Hydraulic fracturing (often called “fracking”) is a highly effective method of extracting oil and gas resources. Fracking is achieved by pumping large amounts of fluid hundreds to thousands of feet down a wellbore at extremely high pressure. This fractures underground rock formations, freeing reserves of oil and gas for extraction. Oil and gas companies, including many in the Bakken Oil Field, often prefer fracking to traditional vertical drilling because a fracking well site can gather the resource from a larger surrounding area.
While hydraulic fracturing has proven to be an efficient way to exploit natural resources, it can also be extremely dangerous. Last year, the Occupational Safety and Health Administration, (OSHA) issued a hazard warning that workers on fracking sites were at risk of exposure to high levels of silica, found in dust particles from hydraulic fracturing sand. Continued exposure can lead to silicosis, a reaction in the lungs that decreases their ability to take in oxygen. Silica has also been linked to several other diseases, including lung cancer.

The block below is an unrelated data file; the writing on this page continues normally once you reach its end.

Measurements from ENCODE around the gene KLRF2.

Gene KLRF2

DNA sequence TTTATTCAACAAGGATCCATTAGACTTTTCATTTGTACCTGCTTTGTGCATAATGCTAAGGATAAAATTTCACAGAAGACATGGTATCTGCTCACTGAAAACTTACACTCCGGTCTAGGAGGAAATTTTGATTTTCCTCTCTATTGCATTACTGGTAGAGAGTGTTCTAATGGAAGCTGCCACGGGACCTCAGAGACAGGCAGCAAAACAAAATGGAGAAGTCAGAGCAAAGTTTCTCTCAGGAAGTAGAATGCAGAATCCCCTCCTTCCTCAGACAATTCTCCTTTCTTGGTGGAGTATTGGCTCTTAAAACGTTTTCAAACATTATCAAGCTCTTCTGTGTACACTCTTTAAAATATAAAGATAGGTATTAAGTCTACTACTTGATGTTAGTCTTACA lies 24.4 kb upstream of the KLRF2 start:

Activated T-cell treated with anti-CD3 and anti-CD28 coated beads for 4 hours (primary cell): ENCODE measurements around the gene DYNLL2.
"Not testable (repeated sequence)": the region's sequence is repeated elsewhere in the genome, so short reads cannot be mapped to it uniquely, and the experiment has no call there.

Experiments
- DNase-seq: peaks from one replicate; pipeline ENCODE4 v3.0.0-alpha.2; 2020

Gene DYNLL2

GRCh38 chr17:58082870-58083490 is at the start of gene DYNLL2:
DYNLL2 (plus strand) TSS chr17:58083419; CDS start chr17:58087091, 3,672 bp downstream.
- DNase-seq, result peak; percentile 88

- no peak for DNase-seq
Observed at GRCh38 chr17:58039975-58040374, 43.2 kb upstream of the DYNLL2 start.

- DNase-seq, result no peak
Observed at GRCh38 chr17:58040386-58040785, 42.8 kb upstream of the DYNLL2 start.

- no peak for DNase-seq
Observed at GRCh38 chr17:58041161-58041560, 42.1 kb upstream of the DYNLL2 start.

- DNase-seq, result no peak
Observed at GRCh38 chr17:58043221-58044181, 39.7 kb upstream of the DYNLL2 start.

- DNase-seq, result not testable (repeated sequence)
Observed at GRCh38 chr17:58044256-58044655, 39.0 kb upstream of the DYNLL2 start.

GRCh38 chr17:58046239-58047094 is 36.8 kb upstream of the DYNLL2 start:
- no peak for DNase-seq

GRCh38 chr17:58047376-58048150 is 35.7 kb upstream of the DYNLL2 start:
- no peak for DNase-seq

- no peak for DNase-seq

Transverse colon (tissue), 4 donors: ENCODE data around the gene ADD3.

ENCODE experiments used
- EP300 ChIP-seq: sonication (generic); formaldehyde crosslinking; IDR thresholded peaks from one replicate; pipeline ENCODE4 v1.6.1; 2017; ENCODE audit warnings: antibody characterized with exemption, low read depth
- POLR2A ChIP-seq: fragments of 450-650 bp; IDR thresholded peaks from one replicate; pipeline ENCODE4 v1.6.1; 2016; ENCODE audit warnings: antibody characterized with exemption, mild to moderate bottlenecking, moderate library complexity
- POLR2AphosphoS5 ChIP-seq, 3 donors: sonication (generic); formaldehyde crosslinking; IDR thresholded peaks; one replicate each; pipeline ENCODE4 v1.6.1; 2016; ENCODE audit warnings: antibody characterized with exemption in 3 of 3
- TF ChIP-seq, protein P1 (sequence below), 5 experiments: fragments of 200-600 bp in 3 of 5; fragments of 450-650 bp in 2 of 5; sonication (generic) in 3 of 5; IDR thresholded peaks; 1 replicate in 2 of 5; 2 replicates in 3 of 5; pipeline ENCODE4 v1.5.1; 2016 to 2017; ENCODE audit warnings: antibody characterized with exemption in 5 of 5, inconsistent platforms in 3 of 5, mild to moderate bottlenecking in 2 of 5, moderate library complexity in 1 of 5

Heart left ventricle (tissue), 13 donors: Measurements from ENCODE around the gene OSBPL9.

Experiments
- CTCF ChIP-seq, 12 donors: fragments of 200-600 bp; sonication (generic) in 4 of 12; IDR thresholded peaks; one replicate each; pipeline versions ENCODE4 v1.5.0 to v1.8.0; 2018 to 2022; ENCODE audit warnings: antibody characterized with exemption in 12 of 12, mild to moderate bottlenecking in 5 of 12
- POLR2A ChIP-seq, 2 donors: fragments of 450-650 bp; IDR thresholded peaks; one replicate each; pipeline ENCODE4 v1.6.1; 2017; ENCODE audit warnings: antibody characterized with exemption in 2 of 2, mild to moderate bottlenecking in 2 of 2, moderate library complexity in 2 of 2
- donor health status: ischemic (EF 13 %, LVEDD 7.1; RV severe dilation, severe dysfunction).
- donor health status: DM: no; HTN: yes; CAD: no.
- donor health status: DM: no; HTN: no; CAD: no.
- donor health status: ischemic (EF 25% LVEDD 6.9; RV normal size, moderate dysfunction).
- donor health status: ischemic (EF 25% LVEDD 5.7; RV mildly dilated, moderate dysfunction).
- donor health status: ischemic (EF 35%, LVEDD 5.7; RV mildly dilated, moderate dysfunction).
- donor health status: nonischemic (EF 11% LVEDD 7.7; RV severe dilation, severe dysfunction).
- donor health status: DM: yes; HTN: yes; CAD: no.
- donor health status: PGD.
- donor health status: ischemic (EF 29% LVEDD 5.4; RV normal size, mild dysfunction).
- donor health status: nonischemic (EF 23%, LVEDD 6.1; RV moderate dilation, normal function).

Oil field workers are also exposed to dangerous conditions when working with equipment that creates enough pressure to break up underground rock formations. In a recent accident at a fracking location 24 miles north of Watford City, ND, Halliburton employee Mike Krajewski, was killed when he turned a valve, causing a pipe to disconnect and hit him in the head. He died instantly from the brain injury. Mike’s job with Halliburton involved pumping fluids into wellbores at high pressures, a task associated with obvious dangers. Mike was an Air Force veteran and father of three daughters who started working in the Bakken oil field last year, hoping to work his way up into a position as a firefighter.